How do you get reluctant students excited about subjects such as ICT, music, product design and finance? For a group of schools in Midlothian, the answer was simple: ask them to produce and perform their own pop songs and music videos.
The M Factor project was awarded the prize for delivering excellence by local authorities body Cosla at the organisation's annual Excellence Awards last month. Judges praised the scheme for having "a clear feel-good factor".
The initiative was created in response to the low rate of school-leavers going on to education, work or training in Midlothian. The area is also home to some of Scotland's poorest communities. The M Factor sought to make education relevant for children who might otherwise have struggled to see the point.
P7 classes in 28 schools spent several hours a week on the pound;12,000 project. Teachers took a back seat as children made the decisions, with help from outside experts including folk singer Karine Polwart. Classes held auditions for singers, dancers and actors, designed logos and CD covers, wrote lyrics and recorded original music.
They also filmed and edited videos, designed merchandise, created websites and promoted their songs through a mobile radio station. Songs were posted online so that children around Scotland could choose their favourites. After 7,000 votes, the top six schools went through to a grand final where their videos were shown on the big screen in front of an audience of 400.
Considerable staff training was required as few teachers had experience of music production, video editing or website design. They said they had learned from the children, too, who tended to be more confident with the technology. Midlothian now has 28 teachers well-versed in digital technology for future projects, including an ongoing programme similar to the M Factor but built around films rather than pop videos. The council said the hands-on experience of digital media cost pound;17 per child.
Songs tended to have grand themes such as saving the world, international friendship and space exploration. The winning team came from Roslin Primary School, with their girl band, Wandererz, triumphing over rival bands including Storm, Scotty Dugs, Six Pac and Pink Gossip. Teacher Laura Cameron said the highlight was "the excitement and enthusiasm when the pupils actually saw what they had produced on the big screen".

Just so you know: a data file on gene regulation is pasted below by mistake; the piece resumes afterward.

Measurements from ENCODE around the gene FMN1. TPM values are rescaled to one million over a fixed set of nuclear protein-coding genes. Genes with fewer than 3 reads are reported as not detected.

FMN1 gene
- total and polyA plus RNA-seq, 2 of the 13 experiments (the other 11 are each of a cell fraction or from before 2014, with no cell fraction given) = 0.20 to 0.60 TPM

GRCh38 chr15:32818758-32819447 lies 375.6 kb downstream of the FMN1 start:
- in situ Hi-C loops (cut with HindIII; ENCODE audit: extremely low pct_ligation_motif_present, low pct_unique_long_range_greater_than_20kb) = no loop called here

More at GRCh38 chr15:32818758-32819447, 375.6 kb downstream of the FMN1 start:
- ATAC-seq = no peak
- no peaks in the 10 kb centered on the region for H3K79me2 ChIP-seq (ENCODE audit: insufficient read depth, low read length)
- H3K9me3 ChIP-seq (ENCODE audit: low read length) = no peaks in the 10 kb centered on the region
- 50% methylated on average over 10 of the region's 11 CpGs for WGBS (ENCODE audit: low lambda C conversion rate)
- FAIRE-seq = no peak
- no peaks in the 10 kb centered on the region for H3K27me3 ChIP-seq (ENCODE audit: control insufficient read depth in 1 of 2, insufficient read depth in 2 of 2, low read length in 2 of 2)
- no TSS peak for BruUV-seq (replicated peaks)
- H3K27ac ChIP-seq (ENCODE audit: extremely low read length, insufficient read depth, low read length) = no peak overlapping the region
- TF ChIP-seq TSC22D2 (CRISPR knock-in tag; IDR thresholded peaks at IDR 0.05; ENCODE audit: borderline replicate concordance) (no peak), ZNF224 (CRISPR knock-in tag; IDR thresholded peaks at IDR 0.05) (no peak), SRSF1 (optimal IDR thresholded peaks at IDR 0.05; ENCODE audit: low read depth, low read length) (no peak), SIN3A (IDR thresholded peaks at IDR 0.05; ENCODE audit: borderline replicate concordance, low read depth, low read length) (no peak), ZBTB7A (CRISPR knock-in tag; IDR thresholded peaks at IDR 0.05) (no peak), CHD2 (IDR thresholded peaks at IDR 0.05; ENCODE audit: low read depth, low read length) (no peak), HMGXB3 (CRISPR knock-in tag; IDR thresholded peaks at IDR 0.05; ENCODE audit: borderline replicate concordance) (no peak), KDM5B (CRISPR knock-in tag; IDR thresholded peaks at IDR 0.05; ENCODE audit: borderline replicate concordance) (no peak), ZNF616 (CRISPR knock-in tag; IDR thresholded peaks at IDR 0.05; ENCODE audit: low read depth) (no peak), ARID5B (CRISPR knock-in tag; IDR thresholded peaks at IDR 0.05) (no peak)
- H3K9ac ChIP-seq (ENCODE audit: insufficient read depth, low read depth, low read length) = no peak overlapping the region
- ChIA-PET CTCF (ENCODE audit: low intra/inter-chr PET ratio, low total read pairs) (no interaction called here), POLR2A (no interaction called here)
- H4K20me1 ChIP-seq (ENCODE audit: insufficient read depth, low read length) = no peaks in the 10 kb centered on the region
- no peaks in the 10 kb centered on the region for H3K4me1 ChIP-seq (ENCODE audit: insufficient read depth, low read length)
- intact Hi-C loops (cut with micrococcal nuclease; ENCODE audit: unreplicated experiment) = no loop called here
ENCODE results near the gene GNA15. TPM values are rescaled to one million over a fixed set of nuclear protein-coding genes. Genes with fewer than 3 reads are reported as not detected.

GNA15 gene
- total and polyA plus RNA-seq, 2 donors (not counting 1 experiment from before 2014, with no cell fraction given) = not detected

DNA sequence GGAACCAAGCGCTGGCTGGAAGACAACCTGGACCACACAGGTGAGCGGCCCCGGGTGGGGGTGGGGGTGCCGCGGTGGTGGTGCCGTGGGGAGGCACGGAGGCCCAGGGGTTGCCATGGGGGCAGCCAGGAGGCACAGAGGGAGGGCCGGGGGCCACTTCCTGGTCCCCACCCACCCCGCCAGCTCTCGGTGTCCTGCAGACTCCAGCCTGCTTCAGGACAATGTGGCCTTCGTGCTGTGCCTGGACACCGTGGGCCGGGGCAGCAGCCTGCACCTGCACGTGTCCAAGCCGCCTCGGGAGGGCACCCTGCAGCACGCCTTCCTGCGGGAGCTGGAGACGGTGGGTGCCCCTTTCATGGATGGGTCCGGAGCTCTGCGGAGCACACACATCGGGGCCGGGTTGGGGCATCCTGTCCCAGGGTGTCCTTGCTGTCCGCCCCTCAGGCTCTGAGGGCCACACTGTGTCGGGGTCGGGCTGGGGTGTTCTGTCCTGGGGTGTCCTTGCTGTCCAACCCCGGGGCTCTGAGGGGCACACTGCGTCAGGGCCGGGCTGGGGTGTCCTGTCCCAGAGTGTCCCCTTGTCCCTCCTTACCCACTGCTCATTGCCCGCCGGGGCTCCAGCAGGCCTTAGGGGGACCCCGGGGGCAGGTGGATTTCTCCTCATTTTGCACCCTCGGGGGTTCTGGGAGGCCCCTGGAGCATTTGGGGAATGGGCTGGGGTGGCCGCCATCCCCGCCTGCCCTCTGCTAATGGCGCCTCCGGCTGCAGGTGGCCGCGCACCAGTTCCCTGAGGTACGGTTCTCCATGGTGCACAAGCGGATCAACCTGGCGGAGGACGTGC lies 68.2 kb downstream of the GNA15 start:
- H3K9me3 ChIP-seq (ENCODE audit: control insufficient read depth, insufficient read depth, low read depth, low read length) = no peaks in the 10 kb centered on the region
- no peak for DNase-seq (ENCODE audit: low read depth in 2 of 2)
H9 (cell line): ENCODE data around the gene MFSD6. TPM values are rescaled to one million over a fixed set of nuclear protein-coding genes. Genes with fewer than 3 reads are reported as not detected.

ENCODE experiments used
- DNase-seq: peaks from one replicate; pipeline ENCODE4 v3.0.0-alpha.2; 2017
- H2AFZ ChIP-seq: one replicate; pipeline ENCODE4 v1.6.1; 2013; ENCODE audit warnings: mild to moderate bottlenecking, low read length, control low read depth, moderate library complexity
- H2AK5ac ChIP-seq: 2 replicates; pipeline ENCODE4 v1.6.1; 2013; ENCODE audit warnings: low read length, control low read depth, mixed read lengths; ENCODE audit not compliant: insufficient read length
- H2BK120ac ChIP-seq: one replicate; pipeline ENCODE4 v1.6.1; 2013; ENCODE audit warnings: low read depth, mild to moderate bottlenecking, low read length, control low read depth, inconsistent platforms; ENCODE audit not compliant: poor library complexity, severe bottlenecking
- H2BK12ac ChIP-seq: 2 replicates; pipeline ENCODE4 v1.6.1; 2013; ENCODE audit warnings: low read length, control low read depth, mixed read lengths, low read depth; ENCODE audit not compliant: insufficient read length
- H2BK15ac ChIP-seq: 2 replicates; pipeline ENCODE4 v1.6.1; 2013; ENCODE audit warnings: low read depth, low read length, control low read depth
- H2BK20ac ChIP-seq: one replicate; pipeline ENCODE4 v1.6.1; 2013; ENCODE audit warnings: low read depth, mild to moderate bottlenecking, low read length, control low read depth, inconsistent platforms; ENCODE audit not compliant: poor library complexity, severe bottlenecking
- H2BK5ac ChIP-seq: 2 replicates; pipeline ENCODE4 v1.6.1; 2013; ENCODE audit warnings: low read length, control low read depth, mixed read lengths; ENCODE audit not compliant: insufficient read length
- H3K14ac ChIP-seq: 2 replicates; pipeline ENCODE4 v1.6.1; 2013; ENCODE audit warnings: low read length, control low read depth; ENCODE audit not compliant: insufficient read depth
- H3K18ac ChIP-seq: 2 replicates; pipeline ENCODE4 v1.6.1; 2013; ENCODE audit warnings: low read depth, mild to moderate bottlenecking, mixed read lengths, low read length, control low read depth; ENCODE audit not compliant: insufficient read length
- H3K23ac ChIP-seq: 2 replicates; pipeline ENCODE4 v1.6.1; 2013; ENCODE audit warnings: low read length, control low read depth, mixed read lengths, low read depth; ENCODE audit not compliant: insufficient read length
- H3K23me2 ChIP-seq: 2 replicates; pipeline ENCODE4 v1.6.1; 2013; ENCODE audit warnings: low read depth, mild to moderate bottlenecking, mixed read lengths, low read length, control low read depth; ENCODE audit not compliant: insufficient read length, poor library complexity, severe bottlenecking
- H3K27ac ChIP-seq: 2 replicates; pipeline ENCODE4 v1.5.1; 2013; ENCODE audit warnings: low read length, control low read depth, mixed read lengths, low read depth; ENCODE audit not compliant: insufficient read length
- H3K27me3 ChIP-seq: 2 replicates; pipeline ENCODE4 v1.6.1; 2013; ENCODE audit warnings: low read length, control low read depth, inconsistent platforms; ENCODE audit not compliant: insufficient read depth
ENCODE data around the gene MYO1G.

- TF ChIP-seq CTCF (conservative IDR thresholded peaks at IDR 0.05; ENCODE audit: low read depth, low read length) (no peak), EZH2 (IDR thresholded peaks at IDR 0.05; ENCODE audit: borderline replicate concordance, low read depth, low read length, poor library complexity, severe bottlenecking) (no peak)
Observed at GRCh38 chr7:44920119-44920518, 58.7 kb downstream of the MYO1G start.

She added: "There were so many different opportunities to grow their knowledge and their skills. But one girl said, `This doesn't feel like work.' "
Georgia Jones, from the winning team, said: "Although our teacher Mrs Cameron was great, she's also tone deaf, so we couldn't really rely on her advice when it came to writing music.
"The M Factor helped to give me confidence to speak to 400 people and a panel of judges at the grand final. These are skills I will need after I leave school and go to university or get a job."
Alan Wait, Midlothian's schools group manager, said: "Midlothian is moving from a reliance on traditional industry such as coal mining, to leading-edge technologies such as the world-renowned science parks at Roslin.
"We need our schools to provide educational experiences that help our young people to develop the skills, knowledge and attitudes required for life and work in a rapidly changing world."
Ms Cameron said that children were showing enthusiasm for the film project, covering topics such as zombie invasions and an alternative history depicting William Wallace and Robert the Bruce feuding in 21st-century Scotland.